Zippr today has around 2 million customers, 50 business clients, and has given a DDN to 17 million homes in AP. “In Vijayawada, which has 4 lakh homes, Zippr code is already a part of property tax and electricity bills,” says Vuchi. Efforts are now on to build an ecosystem where one can get medical services and cab services at home by SMSing the code without the need for smartphones or GPS. Talks with other state governments are in “different stages of procurement”.

While Zippr is free for individual customers, the revenue—$4.3 million (around 30 crore), according to intelligence platform Owler—comes in from businesses and the government.


Though Zippr was started in 2013, “the need to catalogue things was a habit since childhood,” says Vuchi, who had a folder in his computer with 20-30 business ideas, including Zippr, since his mechanical engineering days at Hyderabad’s CBIT College. He then went to the US in 2002 to pursue his master’s from West Virginia University, and joined Tribal Fusion, an advertising agency, as sales coordinator. “After six years in engineering, I knew this is not something that I wanted to pursue,” laughs Vuchi, who later quit Tribal Fusion in 2010 to “start something on my own”.

After briefly dabbling with a food catering business, he founded Media Mint in 2010. The company—an online advertising agency he runs along with Zippr—has 400 employees who serve 40 clients through their offices in the US, Europe and Hyderabad. “It is bootstrapped and profitable, and has been growing its revenue 80 percent year-on-year,” he says.  

Zippr ties in with the government’s push for a digital India. “Only 4 percent of Indian streets have names... What we are telling the government is wherever you don’t have street names, you can use these codes,” says Vuchi.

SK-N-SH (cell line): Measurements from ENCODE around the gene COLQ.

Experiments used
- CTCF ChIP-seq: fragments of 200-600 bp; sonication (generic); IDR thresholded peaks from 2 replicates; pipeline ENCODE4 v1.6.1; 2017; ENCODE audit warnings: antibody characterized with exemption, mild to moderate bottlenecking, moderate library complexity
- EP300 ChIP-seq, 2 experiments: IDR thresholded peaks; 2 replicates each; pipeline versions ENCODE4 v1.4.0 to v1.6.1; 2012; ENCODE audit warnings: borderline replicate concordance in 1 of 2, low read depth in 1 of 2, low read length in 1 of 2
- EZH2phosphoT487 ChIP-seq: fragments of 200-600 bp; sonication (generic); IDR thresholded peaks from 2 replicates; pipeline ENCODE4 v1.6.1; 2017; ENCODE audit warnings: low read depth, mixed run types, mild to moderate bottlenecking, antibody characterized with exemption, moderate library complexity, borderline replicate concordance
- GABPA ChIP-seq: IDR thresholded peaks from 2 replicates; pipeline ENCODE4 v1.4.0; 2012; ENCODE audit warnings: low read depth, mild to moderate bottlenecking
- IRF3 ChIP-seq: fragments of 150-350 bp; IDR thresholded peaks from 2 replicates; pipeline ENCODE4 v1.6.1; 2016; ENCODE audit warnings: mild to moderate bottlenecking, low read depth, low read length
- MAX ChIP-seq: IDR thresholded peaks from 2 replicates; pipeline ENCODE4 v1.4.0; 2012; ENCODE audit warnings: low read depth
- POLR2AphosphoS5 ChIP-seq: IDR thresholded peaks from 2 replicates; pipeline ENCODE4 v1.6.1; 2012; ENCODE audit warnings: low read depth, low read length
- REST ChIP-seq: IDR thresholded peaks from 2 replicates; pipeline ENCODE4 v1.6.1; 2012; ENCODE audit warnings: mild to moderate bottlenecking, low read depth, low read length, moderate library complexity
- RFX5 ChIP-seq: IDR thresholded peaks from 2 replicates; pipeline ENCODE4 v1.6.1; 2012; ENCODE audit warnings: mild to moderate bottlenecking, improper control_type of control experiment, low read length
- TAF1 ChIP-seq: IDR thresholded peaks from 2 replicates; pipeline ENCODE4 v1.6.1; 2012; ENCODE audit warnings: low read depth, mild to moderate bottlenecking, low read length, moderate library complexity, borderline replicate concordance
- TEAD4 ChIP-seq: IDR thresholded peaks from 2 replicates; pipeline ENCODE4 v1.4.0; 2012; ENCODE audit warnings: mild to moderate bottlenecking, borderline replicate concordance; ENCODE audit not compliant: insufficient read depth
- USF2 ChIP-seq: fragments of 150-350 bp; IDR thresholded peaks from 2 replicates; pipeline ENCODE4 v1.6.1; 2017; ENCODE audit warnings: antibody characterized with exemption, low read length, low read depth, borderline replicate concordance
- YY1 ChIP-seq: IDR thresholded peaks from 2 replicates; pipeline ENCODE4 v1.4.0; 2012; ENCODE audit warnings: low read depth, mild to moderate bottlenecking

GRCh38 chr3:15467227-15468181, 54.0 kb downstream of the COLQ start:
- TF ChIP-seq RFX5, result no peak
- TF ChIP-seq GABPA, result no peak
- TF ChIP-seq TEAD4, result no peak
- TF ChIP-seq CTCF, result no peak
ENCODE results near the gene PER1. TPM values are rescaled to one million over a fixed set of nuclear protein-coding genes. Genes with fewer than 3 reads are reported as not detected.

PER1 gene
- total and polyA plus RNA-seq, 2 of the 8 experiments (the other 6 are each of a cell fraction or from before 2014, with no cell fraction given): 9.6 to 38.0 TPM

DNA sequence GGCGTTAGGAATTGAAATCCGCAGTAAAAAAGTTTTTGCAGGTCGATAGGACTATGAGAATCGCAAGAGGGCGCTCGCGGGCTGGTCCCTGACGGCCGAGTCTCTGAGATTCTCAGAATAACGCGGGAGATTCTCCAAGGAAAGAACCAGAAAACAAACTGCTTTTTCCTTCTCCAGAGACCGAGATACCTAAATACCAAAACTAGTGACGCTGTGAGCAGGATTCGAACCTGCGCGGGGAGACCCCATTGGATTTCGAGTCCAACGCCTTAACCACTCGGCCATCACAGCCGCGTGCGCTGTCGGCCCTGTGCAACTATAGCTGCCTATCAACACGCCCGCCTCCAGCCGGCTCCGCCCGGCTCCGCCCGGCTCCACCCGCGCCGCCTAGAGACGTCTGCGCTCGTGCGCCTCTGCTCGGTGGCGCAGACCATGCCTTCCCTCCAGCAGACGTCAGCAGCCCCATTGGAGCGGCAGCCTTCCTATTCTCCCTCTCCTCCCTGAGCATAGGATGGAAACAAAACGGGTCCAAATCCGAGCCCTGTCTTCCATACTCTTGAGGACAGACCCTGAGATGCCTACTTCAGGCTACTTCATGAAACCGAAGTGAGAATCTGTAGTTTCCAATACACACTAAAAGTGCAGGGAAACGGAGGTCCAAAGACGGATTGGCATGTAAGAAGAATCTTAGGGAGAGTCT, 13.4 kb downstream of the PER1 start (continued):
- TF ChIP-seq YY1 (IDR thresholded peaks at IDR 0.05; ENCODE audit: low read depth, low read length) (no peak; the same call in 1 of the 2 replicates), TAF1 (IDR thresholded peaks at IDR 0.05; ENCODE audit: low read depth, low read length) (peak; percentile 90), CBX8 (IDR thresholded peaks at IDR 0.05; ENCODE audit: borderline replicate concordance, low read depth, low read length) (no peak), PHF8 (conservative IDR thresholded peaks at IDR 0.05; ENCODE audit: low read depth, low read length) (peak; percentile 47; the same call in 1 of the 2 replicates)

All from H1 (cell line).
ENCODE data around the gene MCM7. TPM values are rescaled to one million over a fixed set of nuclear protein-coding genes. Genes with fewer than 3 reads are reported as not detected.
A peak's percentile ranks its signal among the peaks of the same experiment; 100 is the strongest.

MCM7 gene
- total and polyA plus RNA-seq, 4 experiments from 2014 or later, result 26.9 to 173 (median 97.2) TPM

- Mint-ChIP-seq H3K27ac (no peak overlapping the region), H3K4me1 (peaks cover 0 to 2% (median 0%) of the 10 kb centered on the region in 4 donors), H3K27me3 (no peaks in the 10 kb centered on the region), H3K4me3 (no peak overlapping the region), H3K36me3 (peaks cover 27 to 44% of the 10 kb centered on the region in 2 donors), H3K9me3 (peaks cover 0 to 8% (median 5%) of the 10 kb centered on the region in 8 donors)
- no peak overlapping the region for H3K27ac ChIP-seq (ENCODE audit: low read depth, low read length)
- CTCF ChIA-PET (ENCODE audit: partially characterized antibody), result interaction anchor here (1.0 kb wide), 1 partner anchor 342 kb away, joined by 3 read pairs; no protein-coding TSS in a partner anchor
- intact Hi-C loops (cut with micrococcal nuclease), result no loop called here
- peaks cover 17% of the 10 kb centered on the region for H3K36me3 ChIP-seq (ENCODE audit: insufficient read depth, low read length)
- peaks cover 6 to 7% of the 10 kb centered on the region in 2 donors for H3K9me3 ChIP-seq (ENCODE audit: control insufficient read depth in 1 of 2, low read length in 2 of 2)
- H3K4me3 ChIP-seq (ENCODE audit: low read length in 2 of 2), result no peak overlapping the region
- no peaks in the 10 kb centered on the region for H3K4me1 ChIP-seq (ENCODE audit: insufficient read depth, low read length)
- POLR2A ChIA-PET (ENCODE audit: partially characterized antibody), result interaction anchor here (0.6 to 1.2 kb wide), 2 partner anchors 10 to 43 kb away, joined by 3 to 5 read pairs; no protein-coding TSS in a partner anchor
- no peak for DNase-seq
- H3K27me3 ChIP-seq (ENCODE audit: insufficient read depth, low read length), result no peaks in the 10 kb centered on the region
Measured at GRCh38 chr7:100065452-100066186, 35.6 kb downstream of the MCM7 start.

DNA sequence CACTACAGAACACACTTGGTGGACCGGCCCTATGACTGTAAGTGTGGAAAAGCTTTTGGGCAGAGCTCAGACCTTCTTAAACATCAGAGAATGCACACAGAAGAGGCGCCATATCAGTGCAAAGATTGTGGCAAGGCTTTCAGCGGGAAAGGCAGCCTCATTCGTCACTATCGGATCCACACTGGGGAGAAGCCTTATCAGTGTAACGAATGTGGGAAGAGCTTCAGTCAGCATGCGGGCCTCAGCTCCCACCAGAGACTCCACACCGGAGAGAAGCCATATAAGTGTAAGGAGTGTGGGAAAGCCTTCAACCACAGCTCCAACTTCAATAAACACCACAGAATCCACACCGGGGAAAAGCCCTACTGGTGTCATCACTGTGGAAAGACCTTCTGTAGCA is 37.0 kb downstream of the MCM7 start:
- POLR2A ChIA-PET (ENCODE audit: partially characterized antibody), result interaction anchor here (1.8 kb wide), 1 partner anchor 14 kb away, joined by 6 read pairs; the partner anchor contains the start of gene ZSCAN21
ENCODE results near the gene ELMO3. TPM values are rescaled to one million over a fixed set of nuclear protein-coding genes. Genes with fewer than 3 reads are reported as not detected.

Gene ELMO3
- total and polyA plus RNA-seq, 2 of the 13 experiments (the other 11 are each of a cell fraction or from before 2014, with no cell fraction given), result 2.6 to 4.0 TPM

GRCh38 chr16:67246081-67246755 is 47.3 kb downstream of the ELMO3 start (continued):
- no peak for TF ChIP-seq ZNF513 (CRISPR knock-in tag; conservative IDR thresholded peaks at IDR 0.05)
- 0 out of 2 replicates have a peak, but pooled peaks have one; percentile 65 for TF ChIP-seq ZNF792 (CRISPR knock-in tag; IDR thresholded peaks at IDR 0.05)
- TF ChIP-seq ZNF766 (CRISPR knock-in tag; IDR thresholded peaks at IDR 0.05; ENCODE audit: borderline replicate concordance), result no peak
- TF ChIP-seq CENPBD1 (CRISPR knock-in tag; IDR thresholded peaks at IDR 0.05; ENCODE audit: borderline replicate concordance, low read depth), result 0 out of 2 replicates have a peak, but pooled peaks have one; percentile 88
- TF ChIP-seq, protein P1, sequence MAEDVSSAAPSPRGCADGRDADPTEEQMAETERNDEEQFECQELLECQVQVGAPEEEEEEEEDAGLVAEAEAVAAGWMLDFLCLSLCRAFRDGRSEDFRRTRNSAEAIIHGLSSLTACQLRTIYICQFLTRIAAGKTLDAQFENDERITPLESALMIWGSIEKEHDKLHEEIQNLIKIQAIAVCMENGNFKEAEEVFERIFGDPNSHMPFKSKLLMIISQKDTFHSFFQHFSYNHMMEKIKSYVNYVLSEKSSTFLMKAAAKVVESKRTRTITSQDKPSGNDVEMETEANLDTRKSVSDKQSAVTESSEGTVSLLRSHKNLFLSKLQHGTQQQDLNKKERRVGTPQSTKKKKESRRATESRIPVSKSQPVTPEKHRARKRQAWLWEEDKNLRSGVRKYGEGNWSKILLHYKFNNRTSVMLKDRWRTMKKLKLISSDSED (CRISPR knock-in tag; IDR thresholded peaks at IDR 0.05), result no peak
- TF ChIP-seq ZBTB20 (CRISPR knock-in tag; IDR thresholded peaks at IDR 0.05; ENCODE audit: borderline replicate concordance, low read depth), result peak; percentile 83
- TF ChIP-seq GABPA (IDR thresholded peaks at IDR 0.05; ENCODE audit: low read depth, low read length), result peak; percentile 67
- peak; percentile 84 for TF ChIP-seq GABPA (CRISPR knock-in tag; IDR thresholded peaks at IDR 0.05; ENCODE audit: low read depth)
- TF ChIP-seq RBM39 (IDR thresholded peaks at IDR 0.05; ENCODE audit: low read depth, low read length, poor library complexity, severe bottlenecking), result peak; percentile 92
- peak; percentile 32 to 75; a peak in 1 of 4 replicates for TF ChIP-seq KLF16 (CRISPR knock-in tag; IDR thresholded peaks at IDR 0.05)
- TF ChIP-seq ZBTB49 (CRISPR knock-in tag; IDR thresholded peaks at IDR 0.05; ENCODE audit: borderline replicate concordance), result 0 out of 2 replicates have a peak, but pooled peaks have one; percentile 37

While square kilometres are defined for a PIN code, local municipalities have no control over mutation of a land because of the density of population and the way construction happens, says Sanjay Mehta, investor with the Indian Angel Network, which invested $1 million in Zippr in 2014. “Zippr is solving this basic infrastructure problem, and has a huge market and monetisable opportunity,” he adds.

Zippr’s technology is fully automated, wherein it takes the road network and satellite imagery of the city and builds the encoding system, so that, “regardless of the kind of property mutations that happen, our numbering is consistent,” says Vuchi.  

An unexpected challenge for Zippr has been an allegation from a Pune-based entrepreneur who claims “breach of confidentiality against us and our investors”. Besides, the arrival of a slew of location-based apps has reduced the scope of what Zippr could do three years ago.

That apart, understanding the symbiotic demand-supply dynamics of Zippr’s business model is a key challenge.

Perhaps the reason why a few other competitors couldn’t scale. “Building this ecosystem of addresses, consumers and businesses has been a challenge,” admits Vuchi. Nevertheless, he has his eyes firmly on the goal to make Zippr a part of the core infrastructure of the state.

(This story appears in the 01 September, 2017 issue of Forbes India. To visit our Archives, click here.)